As someone who works in retail, one of my daily duties is to supervise, maintain and teach people how to use the Self-Service checkout systems. Now Some people are quick to catch on how to use them, others need a bit more practice and there are of course those who will avoid them altogether. The most common excuse: If people use those things, employees lose jobs.
Is this true? Does introducing new technologies into an industry reduce its workforce?
First of all, off the bat, having a self-service checkout at a supermarket is by no means a fool-proof system. In addition to the supervisor, to keep the self-serve running you also require
- The Sales Manager
- The payroll team to collect and process profits
- IT support
- Technicians to make on-sight repairs when necessary
So in that sense, having a self-service checkout system won’t reduce the number of staff – you actually require MORE people to keep them up and running smoothly.
Secondly, for anyone who’s worked in retail, you will NEVER hear the accusation that technology results in a loss of jobs from anyone under the age of sixty who carries a smart-phone in their pocket. These comments typically come from those around retirement age at most.
So what’s the reasoning behind equating technology with job loss?
Let me tell you a story: Around 2006, I worked an admin job for a government-run printing company here in Brisbane. Now this company at the time I started working used old analogue printers where in order to print a document, you would have to prepare a separate plate for each page. Some of the staff who were operating these machines had been in the industry for up to twenty, even thirty years.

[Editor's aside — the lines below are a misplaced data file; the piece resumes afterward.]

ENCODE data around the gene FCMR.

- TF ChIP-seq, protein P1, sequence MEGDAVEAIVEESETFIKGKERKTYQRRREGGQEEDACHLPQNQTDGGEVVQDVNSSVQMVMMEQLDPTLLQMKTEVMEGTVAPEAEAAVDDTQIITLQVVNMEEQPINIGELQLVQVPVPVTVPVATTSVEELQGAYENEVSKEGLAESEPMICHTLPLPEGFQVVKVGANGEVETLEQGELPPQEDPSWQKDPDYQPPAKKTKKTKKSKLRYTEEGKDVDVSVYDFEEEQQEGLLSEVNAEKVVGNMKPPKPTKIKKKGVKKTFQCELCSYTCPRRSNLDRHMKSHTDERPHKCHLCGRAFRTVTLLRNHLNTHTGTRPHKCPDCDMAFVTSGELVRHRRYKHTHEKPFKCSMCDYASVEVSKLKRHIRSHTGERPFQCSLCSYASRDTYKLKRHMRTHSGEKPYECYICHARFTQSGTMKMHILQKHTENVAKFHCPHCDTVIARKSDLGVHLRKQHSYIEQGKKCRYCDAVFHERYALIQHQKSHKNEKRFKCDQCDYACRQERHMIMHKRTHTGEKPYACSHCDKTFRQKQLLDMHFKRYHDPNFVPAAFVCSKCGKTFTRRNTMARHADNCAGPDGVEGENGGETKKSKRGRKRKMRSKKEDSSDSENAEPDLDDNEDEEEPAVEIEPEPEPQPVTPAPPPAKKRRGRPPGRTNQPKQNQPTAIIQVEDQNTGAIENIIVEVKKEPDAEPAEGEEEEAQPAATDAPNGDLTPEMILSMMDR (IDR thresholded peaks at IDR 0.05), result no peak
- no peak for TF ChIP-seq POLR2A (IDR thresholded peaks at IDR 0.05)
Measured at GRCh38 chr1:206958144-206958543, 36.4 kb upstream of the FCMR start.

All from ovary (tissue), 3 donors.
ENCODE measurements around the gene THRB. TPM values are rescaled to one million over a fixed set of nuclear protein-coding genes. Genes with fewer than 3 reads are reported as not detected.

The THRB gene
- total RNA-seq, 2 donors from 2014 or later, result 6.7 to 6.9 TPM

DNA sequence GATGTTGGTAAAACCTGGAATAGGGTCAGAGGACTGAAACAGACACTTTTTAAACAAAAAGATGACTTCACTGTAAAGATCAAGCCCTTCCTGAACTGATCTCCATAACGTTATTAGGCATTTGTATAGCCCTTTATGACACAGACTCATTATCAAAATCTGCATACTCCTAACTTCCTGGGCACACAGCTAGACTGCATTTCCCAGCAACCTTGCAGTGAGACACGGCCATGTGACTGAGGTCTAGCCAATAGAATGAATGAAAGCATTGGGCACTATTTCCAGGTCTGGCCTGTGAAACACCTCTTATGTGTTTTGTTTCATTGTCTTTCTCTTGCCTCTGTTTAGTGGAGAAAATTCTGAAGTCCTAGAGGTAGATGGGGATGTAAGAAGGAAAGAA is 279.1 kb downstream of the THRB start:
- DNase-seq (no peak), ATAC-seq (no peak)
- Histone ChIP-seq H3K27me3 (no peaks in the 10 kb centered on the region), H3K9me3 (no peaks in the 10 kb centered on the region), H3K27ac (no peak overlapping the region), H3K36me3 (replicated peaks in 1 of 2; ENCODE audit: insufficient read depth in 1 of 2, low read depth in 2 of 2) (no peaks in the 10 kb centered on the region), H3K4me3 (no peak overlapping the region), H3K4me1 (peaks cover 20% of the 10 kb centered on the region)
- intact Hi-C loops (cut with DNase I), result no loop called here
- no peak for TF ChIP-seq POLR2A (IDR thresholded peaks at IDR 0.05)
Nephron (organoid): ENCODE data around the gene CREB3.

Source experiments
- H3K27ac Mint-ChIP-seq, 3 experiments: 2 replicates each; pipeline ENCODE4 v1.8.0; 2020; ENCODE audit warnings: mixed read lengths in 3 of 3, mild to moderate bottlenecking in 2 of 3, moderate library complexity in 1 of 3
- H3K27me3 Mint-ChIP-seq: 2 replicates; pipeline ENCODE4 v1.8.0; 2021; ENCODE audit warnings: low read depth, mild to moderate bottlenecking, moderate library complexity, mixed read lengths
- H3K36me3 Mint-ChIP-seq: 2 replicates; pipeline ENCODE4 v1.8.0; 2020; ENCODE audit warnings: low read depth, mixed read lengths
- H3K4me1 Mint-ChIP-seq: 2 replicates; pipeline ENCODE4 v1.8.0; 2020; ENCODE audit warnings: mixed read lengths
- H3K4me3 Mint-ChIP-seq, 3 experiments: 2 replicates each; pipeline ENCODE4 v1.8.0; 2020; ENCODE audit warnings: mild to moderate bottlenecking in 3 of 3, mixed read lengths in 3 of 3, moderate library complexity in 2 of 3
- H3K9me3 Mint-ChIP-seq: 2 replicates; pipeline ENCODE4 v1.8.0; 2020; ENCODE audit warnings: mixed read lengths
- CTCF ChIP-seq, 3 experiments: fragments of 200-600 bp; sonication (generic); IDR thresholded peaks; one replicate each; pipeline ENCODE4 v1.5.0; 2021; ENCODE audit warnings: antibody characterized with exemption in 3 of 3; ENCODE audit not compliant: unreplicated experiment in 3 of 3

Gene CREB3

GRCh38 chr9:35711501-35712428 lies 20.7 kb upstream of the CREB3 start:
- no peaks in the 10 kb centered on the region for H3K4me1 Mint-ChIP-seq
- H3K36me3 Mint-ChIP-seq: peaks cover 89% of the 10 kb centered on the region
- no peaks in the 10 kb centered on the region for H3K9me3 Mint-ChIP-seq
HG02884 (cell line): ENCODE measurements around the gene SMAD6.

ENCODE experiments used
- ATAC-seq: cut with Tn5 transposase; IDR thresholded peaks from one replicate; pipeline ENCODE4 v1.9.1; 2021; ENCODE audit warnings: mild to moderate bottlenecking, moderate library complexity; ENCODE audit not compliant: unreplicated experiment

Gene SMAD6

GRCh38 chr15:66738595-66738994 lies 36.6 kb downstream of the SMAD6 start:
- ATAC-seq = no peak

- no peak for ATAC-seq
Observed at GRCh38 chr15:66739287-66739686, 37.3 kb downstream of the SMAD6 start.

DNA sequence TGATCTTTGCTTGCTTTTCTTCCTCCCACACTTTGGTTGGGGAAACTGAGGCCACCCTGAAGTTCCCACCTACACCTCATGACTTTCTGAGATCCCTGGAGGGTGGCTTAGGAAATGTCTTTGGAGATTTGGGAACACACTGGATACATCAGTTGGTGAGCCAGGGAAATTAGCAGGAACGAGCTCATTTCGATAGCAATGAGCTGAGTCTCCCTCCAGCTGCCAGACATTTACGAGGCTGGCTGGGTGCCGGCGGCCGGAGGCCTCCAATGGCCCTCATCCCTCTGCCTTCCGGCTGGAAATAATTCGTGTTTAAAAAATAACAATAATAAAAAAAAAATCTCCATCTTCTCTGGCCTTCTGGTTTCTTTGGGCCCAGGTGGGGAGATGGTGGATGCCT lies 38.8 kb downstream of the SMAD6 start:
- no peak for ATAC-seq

Now around early 2007, the decision was made to bring in a pair of brand-new digital color printers which are obviously computerised. As we brought these machines in, our company also brought on a graphic design team so that not only could we print documents, we could make our own artwork and graphics to go with them.
So what happened to the people who were using the old printers? Most of them while being industry veterans, had no idea how to use a computer, much less create graphics with Photoshop. My task as an admin assistant was to research where they could get the training so they could be brought up to speed – which the company was willing to pay for. Guess how many people signed up for training? None. How long did they stay with the company? Not very long. Most ended up retiring early
Why was this? I daresay: complacency – they came to work doing the same tasks, the same way, day after day, month after month, year after year, with little change. The company itself did not lose jobs numerically by bringing in new technology – by necessity it actuality required more people as it grew and expanded both in it’s methods as well as the final products it sold. What changed was the criteria for required competency.
And that’s basically Business Management 101: As the market grows, so does demand for newer, better products. Newer products require research and development into new technologies. New technologies require new skills and competencies. New Skills and Competencies come through TRAINING. For a business and it’s employees to intentionally avoid this would be corporate suicide.
That being said, as these older team members eventually left their positions, who was to blame? Was it the company? The new graphic design team? Or… just themselves?
I was having a conversation with an acquaintance from Singapore who’s currently applying for Australian citizenship. He said to me: “Ben, I honestly can’t understand the work ethic of older Australians.”
He said: “Ben in Singapore, when a young man finishes school, he gets sent to boot camp to begin National Service in the Defence Forces. Every summer over the next three years, everything that is said and done by the recruits is centred upon meeting a standard that affects both yourself and your comrades. And if you fall below that standard, you work as hard as you can to get there, or you wash out. And that attitude carries on into work and education. I look at older Australians and they always want the path of least resistance – they don’t want to learn anything new, they’re unashamedly critical of higher education. But the moment you have a younger person – or even a migrant – come into the company with the latest skills and qualifications and quickly climbs the promotion ladder, they quickly throw up their hands in protest.”
So the objection that new technologies steal jobs is simply not reasonable – At worst, it actually reflects a lazy work ethic.
So what do you think: Is this merely a generational issue, or is technology to blame? I’d love to know what your thoughts are